The Medieval root of Pothole

You know what a pothole is. But did you know where the term actually originated from? It’s an interesting little thing.

The term “pothole” comes out of the middle ages. and it really is related to pots.

a medieval pipkin

Cooking pots in the middle ages were made out of clay. Well, they still are being made that way. The drawing I have here shows a pretty standard type of cooking pot called a pipkin. It had a round bottom so heat would be distributed evenly. And it had three legs so you could stand it up right in a fire.

Clay is heavy and a potter wanted to spend his or her time making pots not lugging clay long distances. So….

So if a potter found a rich vein of clay in the road or on the side of the road he would dig it right up! And leave a hole behind, right in the road or along the side of the road.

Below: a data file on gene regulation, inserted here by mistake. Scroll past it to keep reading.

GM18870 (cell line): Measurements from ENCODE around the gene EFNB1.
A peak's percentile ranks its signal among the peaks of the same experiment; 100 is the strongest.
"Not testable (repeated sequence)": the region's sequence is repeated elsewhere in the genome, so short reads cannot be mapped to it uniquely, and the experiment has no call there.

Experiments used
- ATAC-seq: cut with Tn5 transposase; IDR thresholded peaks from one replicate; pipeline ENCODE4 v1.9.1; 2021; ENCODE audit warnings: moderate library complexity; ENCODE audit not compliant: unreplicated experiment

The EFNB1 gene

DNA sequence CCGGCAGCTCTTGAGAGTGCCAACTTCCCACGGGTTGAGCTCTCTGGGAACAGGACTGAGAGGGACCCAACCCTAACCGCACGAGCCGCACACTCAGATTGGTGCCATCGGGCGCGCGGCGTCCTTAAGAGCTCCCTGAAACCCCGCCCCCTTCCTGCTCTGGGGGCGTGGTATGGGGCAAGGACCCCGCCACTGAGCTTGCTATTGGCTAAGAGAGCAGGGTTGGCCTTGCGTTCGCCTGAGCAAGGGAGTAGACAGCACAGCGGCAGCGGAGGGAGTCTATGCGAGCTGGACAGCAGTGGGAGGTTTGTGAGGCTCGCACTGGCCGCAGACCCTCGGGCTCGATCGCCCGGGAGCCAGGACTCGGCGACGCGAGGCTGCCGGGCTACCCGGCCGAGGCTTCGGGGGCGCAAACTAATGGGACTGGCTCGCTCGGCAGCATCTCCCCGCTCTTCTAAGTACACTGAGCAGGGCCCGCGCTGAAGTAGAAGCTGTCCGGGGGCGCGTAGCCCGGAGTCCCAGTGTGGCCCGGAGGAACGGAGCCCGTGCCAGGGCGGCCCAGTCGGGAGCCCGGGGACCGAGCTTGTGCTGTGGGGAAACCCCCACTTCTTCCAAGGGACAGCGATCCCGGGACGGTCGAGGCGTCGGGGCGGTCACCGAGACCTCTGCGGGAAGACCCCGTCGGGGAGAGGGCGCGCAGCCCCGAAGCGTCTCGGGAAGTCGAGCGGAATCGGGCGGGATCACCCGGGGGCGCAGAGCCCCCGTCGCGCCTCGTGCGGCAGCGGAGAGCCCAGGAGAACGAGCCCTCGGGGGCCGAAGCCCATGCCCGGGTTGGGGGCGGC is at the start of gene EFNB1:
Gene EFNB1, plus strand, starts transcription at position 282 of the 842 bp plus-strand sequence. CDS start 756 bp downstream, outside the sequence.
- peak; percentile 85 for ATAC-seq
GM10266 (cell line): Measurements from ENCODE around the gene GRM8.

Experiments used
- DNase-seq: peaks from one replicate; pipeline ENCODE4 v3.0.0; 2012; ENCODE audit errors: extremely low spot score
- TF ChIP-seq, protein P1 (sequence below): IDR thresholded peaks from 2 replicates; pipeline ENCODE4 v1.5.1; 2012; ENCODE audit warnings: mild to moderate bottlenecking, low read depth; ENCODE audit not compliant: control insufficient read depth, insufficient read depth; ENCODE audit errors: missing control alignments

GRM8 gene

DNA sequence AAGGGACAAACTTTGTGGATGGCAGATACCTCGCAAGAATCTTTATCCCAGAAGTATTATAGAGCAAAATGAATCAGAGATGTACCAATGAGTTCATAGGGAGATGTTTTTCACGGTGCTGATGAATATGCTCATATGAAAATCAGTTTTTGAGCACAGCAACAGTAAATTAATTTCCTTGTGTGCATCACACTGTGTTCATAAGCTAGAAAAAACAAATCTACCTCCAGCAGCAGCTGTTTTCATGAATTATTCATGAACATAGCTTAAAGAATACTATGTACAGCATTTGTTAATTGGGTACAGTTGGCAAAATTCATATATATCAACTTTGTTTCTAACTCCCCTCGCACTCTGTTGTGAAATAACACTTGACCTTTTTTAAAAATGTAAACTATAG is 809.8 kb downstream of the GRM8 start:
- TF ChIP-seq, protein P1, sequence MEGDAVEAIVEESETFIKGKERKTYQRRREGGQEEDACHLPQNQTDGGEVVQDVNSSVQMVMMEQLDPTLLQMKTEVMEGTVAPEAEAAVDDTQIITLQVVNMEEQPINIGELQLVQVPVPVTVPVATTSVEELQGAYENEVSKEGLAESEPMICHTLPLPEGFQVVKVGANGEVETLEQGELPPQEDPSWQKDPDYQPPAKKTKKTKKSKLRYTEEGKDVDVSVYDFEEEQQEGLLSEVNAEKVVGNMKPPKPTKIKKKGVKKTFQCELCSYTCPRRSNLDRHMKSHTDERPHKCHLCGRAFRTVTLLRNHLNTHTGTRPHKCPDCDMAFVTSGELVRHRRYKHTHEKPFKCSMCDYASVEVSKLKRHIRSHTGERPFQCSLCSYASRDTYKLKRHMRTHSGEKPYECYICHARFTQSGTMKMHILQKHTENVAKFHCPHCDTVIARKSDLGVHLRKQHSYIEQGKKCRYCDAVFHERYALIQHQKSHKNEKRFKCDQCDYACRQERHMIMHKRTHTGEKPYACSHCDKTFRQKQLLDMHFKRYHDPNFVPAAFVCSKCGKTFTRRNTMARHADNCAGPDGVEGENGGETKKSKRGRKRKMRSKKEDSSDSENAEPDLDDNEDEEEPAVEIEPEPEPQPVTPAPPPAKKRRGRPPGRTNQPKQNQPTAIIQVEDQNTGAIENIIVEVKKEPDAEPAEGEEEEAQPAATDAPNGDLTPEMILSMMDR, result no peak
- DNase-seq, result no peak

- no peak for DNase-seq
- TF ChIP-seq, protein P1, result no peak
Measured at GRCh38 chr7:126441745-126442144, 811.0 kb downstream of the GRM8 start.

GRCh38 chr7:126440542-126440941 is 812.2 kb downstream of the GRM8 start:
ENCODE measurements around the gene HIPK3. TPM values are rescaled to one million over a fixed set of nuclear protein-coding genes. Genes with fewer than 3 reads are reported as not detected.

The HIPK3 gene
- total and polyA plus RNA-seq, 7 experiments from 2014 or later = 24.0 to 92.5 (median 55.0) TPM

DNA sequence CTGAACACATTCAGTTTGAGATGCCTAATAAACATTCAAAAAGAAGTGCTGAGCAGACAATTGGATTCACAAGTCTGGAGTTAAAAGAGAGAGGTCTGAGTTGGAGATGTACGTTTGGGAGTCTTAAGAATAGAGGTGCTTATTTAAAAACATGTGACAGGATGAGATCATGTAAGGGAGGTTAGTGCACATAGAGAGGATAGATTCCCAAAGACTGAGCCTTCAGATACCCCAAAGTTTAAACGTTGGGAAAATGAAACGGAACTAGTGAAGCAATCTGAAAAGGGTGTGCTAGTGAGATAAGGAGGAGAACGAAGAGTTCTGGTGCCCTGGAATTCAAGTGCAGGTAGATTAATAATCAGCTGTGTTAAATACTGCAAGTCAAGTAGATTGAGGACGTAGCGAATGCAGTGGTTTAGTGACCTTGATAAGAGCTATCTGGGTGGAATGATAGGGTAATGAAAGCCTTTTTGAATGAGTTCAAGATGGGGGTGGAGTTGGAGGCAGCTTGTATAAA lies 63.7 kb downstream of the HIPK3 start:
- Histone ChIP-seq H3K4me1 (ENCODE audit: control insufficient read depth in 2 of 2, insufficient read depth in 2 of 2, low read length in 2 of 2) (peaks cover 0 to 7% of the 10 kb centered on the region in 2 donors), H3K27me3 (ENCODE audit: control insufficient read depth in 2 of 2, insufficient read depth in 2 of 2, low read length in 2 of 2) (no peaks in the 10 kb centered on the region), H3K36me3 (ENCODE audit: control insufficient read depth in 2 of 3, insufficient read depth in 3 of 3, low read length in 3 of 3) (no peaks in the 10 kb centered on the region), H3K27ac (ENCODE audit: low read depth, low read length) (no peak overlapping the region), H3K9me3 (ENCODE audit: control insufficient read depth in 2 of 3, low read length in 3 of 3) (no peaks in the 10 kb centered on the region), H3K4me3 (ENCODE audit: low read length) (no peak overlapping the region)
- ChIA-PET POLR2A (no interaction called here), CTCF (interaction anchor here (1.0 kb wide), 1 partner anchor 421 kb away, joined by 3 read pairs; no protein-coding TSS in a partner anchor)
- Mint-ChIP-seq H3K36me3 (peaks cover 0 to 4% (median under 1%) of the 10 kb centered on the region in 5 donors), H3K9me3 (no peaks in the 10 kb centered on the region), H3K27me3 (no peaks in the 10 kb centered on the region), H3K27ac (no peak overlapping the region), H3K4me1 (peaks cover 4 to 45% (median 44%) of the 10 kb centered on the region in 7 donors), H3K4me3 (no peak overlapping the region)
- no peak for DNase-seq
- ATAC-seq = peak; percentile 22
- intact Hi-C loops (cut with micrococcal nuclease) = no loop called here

That clay would be turned into a pot.

And hence the term “pothole”.

It’s a hole in the road that a potter dug up so he could make a pot.

I love this kind of thing!

Now I have a question for you. Do you know where the term “undermine” originated from? Or how about “The Daily Grind”?

Stay tuned to my blog and I will fill you in on these.

New Medieval Word for you

I received an email from a french translator who is working on a translation of some documents (French to English). She was looking for the english word for the person who walks around the castle or town  either lighting candles or putting them out. Well.. I am disappointed in myself for not knowing it. The best I could come up with is “Lamplighter”.

A lamplighter was a person who went around city streets (most notably in the Victorian era) lighting gas lamps.  They sometimes had ladders and they sometimes had a very long pole with a lit torch on the end of it. Kind of a neat and quirky thing from the past.

Well, she got back to me with the word. It is “Chandler”.

A chandler was a candle maker.  But, a chandler often also had the responsibility to take care of the various candles in castles, keeps and wealthy  homes. Make the candles, light them, put them out, replace them as needed.
Now there’s a quirky little job from the past.

Oh and the word “Chandelier” comes from this job. In those days a chandelier had candles in it.